Pope Francis and top Shia cleric Ali al-Sistani discuss plight of Iraq’s Christians

Pope Francis has discussed the safety of Iraq’s Christian minority with one of Shia Islam’s most powerful figures, on his landmark trip to the country.

Like many communities in Iraq, Christians have been hit by waves of violence over the past two decades.

The office of Grand Ayatollah Ali al-Sistani, spiritual leader of millions of Shia Muslims, said the talks had emphasised peace.

The meeting was seen as a highly symbolic moment in the Pope’s visit.

The Pope is on his first international trip since the start of the pandemic – and the first ever papal visit to Iraq.

Covid-19 and security fears have made this his riskiest trip yet.

The 84-year-old leader of the Catholic Church earlier told reporters that he had felt “dutybound” to make the “emblematic” journey, which will see him visit several sites over four days in Iraq.

What did the leaders discuss?

Iraq’s Christian minority has experienced considerable violence since the 2003 US-led invasion of Iraq.

Receiving the Pope at his home in the holy city of Najaf, Grand Ayatollah Sistani “affirmed his concern that Christian citizens should live like all Iraqis in peace and security, and with their full constitutional rights”.

Pope Francis thanked the ayatollah for having “raised his voice in defense of the weakest and most persecuted” during some of the most violent times in Iraq’s recent history, the Associated Press reports.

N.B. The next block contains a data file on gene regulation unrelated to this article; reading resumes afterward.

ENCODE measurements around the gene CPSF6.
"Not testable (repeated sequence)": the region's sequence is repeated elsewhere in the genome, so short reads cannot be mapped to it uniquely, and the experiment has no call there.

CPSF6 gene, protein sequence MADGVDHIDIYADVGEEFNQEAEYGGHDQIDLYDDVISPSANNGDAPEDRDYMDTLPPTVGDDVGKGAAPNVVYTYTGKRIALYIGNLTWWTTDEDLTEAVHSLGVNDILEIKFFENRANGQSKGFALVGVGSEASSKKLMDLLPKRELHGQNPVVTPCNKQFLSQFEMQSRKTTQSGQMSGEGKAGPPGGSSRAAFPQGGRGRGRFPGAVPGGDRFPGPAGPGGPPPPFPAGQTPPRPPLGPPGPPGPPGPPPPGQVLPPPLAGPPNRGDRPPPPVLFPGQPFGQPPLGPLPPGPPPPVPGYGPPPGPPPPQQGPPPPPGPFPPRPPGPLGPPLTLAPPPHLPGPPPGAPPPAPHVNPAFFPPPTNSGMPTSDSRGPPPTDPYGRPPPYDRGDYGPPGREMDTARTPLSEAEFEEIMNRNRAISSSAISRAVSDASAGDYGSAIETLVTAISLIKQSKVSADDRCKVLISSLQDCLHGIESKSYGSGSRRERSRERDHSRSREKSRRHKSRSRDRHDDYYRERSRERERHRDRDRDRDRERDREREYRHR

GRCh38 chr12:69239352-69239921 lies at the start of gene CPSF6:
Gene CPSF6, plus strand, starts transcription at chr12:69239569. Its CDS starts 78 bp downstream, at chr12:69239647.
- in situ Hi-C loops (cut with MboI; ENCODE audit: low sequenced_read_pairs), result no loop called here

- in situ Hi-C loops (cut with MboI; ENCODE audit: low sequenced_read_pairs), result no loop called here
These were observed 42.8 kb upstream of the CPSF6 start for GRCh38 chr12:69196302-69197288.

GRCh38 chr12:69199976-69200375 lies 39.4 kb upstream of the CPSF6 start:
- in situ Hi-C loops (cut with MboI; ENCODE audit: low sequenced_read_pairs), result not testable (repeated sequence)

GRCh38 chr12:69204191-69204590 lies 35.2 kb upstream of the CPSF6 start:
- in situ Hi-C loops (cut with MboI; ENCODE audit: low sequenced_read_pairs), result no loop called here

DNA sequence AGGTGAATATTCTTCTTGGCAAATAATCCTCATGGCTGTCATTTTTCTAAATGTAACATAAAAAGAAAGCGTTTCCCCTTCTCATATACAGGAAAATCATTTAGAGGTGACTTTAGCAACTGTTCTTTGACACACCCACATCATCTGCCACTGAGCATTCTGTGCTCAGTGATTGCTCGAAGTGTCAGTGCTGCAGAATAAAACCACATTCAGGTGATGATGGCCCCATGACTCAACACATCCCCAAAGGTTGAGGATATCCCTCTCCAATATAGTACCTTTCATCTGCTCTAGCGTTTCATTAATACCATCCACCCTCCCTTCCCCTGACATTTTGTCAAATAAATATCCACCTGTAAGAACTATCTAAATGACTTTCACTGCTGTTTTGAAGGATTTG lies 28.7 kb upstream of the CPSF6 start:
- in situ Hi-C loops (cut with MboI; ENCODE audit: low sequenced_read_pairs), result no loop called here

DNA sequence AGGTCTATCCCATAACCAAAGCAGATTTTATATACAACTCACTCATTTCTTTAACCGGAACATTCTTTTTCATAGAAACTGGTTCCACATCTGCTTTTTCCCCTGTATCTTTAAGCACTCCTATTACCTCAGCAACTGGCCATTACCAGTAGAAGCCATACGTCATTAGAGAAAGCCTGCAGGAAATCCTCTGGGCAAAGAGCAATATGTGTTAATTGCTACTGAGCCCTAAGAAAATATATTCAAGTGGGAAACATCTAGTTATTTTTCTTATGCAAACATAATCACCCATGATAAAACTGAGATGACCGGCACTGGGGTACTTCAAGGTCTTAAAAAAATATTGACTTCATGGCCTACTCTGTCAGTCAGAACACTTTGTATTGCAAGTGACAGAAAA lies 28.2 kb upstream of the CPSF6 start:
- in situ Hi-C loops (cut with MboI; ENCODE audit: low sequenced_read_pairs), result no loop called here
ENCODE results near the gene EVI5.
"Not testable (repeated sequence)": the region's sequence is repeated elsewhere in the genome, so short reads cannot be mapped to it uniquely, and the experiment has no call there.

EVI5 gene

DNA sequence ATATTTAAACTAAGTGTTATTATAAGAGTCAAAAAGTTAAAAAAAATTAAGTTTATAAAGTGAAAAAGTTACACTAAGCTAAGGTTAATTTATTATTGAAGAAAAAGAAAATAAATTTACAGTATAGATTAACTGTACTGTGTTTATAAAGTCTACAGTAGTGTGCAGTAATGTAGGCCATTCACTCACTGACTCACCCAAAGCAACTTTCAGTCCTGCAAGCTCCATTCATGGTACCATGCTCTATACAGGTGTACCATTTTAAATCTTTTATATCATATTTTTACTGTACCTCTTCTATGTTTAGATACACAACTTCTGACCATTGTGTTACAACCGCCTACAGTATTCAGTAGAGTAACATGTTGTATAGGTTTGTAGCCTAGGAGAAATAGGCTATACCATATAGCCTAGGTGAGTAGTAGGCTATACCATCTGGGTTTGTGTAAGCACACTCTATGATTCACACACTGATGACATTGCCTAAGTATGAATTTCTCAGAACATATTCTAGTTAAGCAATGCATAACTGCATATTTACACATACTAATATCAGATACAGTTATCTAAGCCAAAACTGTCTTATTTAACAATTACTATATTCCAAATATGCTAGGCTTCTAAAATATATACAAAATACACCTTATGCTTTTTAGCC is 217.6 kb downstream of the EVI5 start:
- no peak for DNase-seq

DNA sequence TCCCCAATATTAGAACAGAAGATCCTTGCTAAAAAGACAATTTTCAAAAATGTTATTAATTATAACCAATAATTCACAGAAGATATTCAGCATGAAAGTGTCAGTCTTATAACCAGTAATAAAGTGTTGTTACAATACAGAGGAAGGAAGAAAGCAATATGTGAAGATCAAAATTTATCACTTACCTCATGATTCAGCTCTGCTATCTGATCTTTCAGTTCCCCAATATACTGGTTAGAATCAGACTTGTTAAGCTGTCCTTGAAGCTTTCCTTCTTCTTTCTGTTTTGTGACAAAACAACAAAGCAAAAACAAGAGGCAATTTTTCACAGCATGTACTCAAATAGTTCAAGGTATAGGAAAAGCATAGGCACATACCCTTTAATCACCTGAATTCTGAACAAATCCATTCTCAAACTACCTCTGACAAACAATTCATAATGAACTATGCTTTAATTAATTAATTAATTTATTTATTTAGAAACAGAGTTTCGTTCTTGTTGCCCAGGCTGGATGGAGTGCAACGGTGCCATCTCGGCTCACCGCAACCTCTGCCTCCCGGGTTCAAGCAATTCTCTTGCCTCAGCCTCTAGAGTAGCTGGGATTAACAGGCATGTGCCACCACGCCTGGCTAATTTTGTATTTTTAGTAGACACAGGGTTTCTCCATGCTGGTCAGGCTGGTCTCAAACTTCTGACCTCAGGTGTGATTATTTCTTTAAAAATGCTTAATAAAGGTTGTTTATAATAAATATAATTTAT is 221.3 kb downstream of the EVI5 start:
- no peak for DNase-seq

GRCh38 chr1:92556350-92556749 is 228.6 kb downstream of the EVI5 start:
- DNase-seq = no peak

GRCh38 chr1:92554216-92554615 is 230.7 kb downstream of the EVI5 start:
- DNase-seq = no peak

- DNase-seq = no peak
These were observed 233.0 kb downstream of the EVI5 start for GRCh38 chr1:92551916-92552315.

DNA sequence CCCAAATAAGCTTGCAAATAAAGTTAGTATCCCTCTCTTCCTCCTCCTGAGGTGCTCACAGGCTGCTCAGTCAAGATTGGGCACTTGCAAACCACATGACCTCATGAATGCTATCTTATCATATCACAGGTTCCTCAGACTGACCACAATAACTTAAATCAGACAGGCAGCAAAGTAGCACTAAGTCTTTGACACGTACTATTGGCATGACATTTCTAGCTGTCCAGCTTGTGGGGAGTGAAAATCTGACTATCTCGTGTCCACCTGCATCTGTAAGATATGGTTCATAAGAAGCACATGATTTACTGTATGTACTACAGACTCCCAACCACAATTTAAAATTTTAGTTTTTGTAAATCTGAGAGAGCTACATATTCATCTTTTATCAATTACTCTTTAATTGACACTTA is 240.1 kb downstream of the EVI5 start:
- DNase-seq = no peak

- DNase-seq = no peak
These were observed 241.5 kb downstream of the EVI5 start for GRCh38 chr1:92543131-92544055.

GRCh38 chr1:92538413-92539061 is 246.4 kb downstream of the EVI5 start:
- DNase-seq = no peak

The Shia leader’s message of peace, he said, affirmed “the sacredness of human life and the importance of the unity of the Iraqi people”.

Audiences with the reclusive ayatollah are rare but he received the Pope for around 50 minutes, talking without face masks.

Pope Francis later travelled to the ancient city of Ur, where the Prophet Abraham – central to Islam, Christianity and Judaism – is believed to have been born.

“From this place, where faith was born, from the land of our father Abraham, let us affirm that God is merciful and that the greatest blasphemy is to profane his name by hating our brothers and sisters,” the pontiff said.

About 10,000 Iraqi Security Forces personnel are being deployed to protect the Pope during his visit, while round-the-clock curfews are also being imposed to limit the spread of coronavirus.

Some Shia militant groups have reportedly opposed the visit, suggesting the tour amounts to Western interference in the country’s affairs.

Due to security concerns and a sharp rise in Covid-19 infections, the Pope will have limited exposure to the public.

He has had two shots of the BioNTech/Pfizer vaccine, and his entourage will have been inoculated, but there are fears the trip could become a super-spreader event given the large crowds expected.

When he arrived on Friday, the Pope was seen to have a pronounced limp, suggesting that his sciatica condition continues to bother him.